Laith Abu Taleb and Aysha Salman managed to fulfil most people’s dreams by turning a hobby into a full-time job, Waragami. During their time at university together, both Abu Taleb and Salman enjoyed the Japanese art of paper folding, origami, as well as quilling, which relies on the use of paper strips to create decorative art.
But practicing an art as simple as origami, which mostly requires pieces of paper, proved to be an arduous task. “Every time we wanted to do this we needed to order the equipment we needed either from Amazon or eBay. So they used to be very expensive in addition to the long shipping times. Sometimes the deliveries used to get mixed up, with us ordering a specific shade of green but receiving another,” explained Abu Taleb.
So when their friends started asking if they would teach them and order papers for them, both Abu Taleb and Salman believed it was time they turned their little hobby into a bigger scale undertaking.
Indeed, shortly after they graduated from university, they set up a company in September 2016 that produces origami and quilling kits. “What we offer are boxes that contain all the material anyone would need to practice these two paper arts, in addition to booklets that help people practice these arts without the need for an instructor.” The kits are suitable for all age groups between 3 and 80, he added, as well as different levels—beginner, intermediate and advanced.
Furthermore, they target people from all backgrounds, including refugees and people with learning disabilities. “We want to use art to bring all people together,” explained Abu Taleb, adding that achieving that was not as easy as it may sound.
According to the 23-year-old, it is unfortunate that people in the Arab still view art as luxury, and not as a necessity in their every-day lives. “Each person needs a hobby to break the daily routine and one of our main challenges was that people lacked the awareness on the importance of art,” he said. This also included the families who wanted them to get regular jobs that secured a salary at the end of each month.
Nonetheless, both were very determined and went ahead with their plan. What gave them the necessary push was received an investment from Oasis500 that was followed by funding from other parties, including the EU. This much-needed funding helped them launch their product across 22 locations in Amman and two places in Irbid. They also sell through Amazon.
What distinguishes Waragami from what is available on Amazon, says Abu Taleb, is that each Waragami box provides the buyer with everything they need to practice the two arts, whereas one needs to order from different places to collect the needed equipment. But what Abu Taleb is particularly proud of is that compared to other products online, the Waragami box is the cheapest on Amazon at $27 compared to a price tag of approximately $50 when ordering from other suppliers.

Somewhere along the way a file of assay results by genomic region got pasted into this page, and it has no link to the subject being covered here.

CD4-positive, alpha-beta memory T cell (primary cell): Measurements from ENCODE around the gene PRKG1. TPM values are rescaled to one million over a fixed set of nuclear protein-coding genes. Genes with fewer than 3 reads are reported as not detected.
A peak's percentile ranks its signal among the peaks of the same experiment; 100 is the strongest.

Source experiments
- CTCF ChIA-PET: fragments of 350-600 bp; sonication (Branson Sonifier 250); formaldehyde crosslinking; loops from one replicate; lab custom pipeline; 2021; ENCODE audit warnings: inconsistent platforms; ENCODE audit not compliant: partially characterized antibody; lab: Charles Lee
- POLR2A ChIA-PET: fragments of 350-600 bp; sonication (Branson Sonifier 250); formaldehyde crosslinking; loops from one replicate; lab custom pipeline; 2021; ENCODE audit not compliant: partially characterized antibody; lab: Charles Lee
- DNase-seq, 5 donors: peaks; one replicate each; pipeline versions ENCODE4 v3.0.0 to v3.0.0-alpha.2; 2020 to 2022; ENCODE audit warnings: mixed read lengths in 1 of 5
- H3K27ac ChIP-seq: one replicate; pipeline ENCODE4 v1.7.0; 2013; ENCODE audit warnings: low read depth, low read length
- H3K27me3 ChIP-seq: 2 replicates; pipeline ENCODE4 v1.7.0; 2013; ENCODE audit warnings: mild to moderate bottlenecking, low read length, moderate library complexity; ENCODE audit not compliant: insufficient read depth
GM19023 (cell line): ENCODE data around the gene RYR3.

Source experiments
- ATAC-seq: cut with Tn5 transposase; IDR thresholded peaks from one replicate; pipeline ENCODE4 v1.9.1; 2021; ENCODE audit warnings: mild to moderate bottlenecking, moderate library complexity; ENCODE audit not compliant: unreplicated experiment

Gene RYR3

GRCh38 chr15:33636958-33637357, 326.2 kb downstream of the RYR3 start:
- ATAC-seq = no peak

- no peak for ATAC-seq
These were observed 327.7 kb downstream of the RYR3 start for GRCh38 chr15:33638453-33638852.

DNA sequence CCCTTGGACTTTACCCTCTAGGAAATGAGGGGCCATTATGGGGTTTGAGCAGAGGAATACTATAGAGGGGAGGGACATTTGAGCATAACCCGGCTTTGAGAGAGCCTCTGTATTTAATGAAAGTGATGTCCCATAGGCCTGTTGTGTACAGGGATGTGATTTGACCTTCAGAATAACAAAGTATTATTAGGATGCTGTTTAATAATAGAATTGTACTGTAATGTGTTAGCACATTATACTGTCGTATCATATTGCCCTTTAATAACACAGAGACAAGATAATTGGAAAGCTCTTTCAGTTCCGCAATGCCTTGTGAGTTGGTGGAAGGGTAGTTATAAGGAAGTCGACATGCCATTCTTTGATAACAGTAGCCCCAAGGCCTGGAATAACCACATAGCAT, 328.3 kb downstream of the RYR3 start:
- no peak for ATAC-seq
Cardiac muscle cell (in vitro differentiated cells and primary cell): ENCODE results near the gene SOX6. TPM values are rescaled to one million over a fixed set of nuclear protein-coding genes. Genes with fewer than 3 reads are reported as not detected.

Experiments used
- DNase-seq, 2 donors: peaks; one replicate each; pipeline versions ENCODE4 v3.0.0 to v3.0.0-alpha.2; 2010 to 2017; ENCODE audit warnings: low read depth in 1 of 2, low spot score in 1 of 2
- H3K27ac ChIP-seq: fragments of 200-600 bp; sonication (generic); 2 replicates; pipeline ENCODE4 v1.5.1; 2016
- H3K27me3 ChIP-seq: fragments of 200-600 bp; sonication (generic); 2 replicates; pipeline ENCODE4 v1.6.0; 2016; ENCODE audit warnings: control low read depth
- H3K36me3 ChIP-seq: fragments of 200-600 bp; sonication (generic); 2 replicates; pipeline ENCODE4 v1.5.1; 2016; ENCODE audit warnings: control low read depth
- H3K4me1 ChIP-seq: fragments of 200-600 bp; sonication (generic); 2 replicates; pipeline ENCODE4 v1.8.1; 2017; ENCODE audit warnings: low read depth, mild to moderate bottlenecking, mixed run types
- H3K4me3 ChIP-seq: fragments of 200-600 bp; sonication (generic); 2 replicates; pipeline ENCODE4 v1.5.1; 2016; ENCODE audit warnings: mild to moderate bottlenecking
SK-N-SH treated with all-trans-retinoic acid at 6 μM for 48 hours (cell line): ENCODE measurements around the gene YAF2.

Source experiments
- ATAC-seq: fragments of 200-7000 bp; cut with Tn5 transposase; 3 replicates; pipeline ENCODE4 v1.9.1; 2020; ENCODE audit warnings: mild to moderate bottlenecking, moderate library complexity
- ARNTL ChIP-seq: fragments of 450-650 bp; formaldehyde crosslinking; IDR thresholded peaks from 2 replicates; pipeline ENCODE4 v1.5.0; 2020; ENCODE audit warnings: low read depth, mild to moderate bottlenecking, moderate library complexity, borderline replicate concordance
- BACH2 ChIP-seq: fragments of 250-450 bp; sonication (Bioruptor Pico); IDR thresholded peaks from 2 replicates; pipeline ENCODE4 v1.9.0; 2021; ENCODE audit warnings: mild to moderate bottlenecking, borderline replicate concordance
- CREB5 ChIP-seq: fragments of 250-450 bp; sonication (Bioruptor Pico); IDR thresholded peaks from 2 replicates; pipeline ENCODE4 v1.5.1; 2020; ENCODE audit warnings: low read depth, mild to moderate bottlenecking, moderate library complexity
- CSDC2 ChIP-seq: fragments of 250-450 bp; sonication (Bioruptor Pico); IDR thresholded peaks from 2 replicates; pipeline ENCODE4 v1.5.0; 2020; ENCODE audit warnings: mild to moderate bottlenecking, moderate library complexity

Currently Abu Taleb is using the local market as a testing ground and hopes that he can go on to distribute the Waragami product in the south of Jordan and then across the border. To achieve that they have already struck a deal with a vendor in Saudi Arabia to introduce their product in the Saudi market, which could help them gain a foothold in the lucrative Gulf market.
They are also launching the second version of their kits, which will be followed by a major marketing strategy for Amazon, a YouTube channel and a mobile application. In parallel, they are also contemplating the idea of creating kits for centers that care for children with autism and Down syndrome.
Similar to Tamatem, Waragami applied to the EY award last year but failed to win any accolades because their business idea wasn’t fully realized. “It became a challenge for me to reapply this year with a solid product. And indeed, in one year to be able to launch a product that helps the community, including people with disabilities and to enter refugee camps, and launch the product through Amazon, is quite an achievement,” said Abu Taleb. “Our aim to become the paper version of Lego so that art is present in every house,” he added.
*This is the last piece in a three-part feature of EY’s Entrepreneur of the Year Awards. Click here to read the second piece.